Beginner Breeder Basics: Comparing Incubation Mediums

As reptile breeders, we spend a lot of time deciding what products to use in order to keep our breeding colony healthy. I’m sure we all want our females to produce healthy offspring, so we make sure they are well supplemented and at a healthy weight before breeding. This same concept carries over to how we go about deciding what medium to use for incubating the eggs. We all want to guarantee the best hatch rate for those eggs, right?!


Also, once your females begin ovulating, it’s time to start thinking about what type of unit you are going to use in order to incubate those eggs. Naturally, most smaller breeders use a Hovabator incubator with plastic containers inside housing their eggs since it is the most economical and easily accessible option. There are of course other options for larger breeders who incubate hundreds of eggs at a time.

The results discussed in this article are based on my experiences using three different types of mediums for incubating Leopard Gecko and Fat Tail Gecko eggs using two Hovabators. The 1st Hovabator was set at 83 degrees, while the other was set at 88 degrees.

For over 12 months, I have used different incubation mediums for my eggs and compared my successes with each of them. The three incubation mediums that will be discussed in this article are Vermiculite, HatchRite, and SuperHatch. This article does not discuss the incubation methods of eggs being suspended above an incubation medium, but buried within the medium.

We will be giving ratings on a 5 point scale for each of the mediums in the following categories: Accessibility, Weight, Price, Ease of Use, Hatch Rate, and Overall Value. Each of the mediums will be given an Overall Score based on their ratings. Lets get started!

Rating Scale:

  • Availability – Accessibility of the product.
  • Stability – How the eggs react to disturbances to the medium.
  • Hatch Rate – Ratio of egg successes vs. failures that a novice breeder may experience.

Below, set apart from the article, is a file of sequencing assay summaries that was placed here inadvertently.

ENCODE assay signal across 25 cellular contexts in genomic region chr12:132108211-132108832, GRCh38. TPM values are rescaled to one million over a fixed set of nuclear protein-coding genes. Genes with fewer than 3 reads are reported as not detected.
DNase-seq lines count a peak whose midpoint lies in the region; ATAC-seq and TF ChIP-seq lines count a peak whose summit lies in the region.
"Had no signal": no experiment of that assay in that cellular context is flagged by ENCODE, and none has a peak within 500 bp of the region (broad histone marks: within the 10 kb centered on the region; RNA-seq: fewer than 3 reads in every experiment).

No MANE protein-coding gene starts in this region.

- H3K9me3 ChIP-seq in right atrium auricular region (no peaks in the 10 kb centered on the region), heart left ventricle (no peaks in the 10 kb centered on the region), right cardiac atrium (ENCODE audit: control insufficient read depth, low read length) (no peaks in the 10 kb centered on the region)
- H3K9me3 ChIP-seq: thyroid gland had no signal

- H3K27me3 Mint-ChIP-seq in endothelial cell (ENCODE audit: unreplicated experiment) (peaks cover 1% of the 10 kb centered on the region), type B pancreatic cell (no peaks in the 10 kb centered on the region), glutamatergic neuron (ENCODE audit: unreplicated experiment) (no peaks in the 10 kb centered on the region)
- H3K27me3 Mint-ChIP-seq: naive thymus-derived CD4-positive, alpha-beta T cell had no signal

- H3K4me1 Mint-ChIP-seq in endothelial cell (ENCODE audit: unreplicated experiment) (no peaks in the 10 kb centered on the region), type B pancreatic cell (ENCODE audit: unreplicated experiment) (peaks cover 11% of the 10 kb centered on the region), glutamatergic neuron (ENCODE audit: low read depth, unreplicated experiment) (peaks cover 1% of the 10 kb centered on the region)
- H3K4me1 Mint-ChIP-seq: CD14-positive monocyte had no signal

• Price – The cheaper the product, the better for your pocketbook.
  • Ease of Use – Simplicity is always key.


Vermiculite Ratings

Availability – Vermiculite is relatively easy to find, and is usually available at your local home garden store. The tricky part is finding organic ‘asbestos free’ vermiculite. This may require some phone calls to hunt down, but in a pinch you should be able to find some that you can pick-up locally.
Score: 4.5/5

Stability – When vermiculite begins to lose moisture in the incubation process, it becomes very light and airy. On several occasions I found a new hatching that had turned over the other eggs in the container. Also, if the container is bumped unexpectedly the eggs may be disturbed.
Score: 4/5
Hatch Rate – The novice breeder may have difficulty finding the correct water to vermiculite ratio, as vermiculite is extremely absorbent. If prepared improperly the vermiculite may be too dry or too moist for optimal incubation and there may be a ‘learning curve’ to discover the proper moisture needed for the eggs. If it is too dry the eggs will also become dry and start to cave in. On the other hand if it is too moist the eggs can mold. Either of these conditions may cause a high number of egg failures as you learn what works best for you.
Score: 3/5

Price – You can purchase a 20 gallon bag at Home Depot for $25-$35. If you require only 1-2 gallons at a time, you can usually visit your local garden store and find smaller bags for around $2.00-$5.00.
Score: 5/5